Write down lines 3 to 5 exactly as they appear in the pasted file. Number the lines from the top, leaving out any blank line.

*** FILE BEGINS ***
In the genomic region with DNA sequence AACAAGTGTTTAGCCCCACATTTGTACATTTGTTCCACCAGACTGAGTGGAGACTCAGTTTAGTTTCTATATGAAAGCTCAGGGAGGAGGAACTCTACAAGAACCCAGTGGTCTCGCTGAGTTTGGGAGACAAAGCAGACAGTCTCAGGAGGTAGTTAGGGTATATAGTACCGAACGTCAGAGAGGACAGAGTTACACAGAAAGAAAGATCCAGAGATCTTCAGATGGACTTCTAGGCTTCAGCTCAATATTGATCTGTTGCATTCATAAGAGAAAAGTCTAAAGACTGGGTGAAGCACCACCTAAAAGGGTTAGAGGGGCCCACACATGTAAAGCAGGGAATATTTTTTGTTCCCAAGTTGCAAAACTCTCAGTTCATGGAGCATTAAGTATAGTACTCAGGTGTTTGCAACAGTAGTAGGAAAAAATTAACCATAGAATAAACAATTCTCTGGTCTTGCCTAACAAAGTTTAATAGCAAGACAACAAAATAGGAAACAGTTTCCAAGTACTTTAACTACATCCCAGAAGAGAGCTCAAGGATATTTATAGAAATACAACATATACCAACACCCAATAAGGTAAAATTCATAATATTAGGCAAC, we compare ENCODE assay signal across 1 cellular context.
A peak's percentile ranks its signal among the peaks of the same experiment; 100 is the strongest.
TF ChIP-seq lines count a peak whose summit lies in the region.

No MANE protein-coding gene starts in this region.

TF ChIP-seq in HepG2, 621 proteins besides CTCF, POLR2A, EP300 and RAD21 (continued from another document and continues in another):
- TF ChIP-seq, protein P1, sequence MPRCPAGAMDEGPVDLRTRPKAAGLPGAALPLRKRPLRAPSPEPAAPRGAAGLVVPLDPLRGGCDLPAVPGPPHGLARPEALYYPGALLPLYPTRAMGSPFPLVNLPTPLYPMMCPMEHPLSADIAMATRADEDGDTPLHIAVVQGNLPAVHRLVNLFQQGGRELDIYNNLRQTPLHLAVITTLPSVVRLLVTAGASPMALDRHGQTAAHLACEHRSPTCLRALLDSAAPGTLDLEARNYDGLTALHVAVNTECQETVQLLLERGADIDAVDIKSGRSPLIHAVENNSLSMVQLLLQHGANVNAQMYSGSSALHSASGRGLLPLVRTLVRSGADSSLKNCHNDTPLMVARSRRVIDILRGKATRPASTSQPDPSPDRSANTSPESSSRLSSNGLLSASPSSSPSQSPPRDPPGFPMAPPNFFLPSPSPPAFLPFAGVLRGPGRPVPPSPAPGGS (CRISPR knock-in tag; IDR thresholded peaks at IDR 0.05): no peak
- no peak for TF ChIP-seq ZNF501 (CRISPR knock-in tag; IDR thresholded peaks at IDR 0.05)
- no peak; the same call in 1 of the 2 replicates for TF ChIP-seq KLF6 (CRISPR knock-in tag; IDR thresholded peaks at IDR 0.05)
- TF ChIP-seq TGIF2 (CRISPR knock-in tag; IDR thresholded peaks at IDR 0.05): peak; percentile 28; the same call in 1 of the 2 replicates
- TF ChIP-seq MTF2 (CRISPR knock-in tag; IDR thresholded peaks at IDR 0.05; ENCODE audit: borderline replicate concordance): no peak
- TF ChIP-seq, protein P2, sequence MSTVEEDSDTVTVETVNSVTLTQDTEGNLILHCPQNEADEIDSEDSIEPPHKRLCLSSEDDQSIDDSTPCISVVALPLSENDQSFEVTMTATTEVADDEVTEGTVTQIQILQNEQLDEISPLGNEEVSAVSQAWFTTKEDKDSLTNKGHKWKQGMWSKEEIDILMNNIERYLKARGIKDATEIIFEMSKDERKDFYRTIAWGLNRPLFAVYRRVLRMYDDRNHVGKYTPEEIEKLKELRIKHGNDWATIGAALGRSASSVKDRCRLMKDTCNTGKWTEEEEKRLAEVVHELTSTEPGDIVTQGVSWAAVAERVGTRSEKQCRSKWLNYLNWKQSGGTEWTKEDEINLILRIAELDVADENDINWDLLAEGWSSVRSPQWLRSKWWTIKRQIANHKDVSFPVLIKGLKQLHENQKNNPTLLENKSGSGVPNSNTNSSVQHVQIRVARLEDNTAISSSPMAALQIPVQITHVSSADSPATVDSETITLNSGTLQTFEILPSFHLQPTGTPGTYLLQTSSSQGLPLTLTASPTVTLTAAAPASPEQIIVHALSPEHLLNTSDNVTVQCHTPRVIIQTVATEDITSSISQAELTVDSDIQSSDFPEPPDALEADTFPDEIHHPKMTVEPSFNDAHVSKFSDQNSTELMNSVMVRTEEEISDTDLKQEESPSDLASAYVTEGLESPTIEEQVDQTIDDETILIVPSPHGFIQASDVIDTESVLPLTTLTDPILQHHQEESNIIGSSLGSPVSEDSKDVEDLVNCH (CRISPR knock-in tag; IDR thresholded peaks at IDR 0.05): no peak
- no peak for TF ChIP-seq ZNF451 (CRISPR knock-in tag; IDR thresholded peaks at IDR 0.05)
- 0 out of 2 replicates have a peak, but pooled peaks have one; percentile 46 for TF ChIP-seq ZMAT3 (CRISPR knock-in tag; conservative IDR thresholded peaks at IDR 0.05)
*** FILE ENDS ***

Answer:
TF ChIP-seq lines count a peak whose summit lies in the region.

No MANE protein-coding gene starts in this region.

TF ChIP-seq in HepG2, 621 proteins besides CTCF, POLR2A, EP300 and RAD21 (continued from another document and continues in another):